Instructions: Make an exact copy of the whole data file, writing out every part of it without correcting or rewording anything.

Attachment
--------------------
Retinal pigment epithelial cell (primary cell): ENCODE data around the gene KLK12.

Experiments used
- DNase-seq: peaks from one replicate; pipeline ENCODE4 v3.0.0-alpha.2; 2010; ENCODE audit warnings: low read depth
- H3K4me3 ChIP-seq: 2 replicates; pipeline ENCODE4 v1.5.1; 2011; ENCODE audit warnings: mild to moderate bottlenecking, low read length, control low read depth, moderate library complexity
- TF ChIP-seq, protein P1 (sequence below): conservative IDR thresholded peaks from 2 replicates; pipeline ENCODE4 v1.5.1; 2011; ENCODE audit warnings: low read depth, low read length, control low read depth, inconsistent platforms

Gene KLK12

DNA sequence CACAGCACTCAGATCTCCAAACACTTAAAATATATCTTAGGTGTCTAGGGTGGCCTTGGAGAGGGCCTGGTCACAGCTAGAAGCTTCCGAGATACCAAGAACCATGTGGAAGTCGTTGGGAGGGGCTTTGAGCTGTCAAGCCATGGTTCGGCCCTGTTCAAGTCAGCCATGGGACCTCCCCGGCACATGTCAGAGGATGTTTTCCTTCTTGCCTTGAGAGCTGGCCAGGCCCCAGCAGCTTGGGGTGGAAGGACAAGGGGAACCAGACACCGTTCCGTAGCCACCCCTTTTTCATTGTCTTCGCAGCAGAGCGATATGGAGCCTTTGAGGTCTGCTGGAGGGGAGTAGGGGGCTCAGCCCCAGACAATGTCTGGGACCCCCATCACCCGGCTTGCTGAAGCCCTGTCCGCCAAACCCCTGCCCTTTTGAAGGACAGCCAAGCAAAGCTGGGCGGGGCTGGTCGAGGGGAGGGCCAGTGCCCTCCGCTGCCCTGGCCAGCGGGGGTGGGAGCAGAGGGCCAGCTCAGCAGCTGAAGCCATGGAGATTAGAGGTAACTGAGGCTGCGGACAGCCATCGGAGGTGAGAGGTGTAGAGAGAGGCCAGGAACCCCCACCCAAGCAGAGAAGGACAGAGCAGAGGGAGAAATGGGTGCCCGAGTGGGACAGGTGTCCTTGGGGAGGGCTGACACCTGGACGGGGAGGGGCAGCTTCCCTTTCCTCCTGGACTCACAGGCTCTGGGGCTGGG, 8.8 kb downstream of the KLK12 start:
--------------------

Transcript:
Retinal pigment epithelial cell (primary cell): ENCODE data around the gene KLK12.

Experiments used
- DNase-seq: peaks from one replicate; pipeline ENCODE4 v3.0.0-alpha.2; 2010; ENCODE audit warnings: low read depth
- H3K4me3 ChIP-seq: 2 replicates; pipeline ENCODE4 v1.5.1; 2011; ENCODE audit warnings: mild to moderate bottlenecking, low read length, control low read depth, moderate library complexity
- TF ChIP-seq, protein P1 (sequence below): conservative IDR thresholded peaks from 2 replicates; pipeline ENCODE4 v1.5.1; 2011; ENCODE audit warnings: low read depth, low read length, control low read depth, inconsistent platforms

Gene KLK12

DNA sequence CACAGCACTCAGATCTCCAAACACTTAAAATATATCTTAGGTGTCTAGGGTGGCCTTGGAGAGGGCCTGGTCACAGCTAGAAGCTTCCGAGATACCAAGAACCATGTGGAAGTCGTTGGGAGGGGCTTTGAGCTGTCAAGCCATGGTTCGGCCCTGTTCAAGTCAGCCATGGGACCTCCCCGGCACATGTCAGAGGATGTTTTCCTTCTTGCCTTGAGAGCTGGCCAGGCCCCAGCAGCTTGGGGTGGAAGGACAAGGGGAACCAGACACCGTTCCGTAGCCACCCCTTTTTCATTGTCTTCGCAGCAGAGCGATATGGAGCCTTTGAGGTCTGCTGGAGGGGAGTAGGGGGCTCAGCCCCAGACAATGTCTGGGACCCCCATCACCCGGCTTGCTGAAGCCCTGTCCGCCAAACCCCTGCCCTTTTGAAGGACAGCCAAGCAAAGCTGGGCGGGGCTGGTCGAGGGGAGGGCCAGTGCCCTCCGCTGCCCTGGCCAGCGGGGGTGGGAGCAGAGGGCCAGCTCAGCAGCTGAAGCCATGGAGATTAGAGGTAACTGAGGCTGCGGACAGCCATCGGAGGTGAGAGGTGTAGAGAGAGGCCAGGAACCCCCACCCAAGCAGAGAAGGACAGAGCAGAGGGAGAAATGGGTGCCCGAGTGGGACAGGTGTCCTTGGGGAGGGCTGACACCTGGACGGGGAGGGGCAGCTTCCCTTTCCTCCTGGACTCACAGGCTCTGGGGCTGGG, 8.8 kb downstream of the KLK12 start: